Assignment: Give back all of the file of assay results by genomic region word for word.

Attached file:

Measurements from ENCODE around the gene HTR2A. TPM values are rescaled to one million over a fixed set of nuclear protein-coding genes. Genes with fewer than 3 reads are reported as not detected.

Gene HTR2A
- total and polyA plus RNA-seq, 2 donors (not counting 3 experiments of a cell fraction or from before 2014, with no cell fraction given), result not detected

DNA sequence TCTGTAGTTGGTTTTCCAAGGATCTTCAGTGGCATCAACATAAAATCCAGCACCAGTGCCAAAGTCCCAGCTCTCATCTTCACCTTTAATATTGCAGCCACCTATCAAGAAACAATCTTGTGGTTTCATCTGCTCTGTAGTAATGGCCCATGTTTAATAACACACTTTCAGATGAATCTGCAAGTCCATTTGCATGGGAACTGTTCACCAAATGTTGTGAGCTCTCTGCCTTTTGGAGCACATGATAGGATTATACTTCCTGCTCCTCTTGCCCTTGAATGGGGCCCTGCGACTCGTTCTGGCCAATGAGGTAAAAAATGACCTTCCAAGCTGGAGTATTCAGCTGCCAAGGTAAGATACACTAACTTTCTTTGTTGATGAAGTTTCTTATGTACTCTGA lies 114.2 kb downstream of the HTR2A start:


Measurements from ENCODE around the gene HTR2A. TPM values are rescaled to one million over a fixed set of nuclear protein-coding genes. Genes with fewer than 3 reads are reported as not detected.

Gene HTR2A
- total and polyA plus RNA-seq, 2 donors (not counting 3 experiments of a cell fraction or from before 2014, with no cell fraction given), result not detected

DNA sequence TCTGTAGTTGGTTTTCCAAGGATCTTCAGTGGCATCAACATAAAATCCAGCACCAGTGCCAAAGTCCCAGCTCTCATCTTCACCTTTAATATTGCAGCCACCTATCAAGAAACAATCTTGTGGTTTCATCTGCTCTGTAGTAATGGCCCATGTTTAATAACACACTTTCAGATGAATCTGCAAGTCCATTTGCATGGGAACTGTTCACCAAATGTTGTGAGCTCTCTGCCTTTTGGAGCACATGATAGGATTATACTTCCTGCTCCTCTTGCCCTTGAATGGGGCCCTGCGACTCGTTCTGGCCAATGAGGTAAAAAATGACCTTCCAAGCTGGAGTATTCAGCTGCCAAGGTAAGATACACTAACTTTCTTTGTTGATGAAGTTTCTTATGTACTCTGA lies 114.2 kb downstream of the HTR2A start: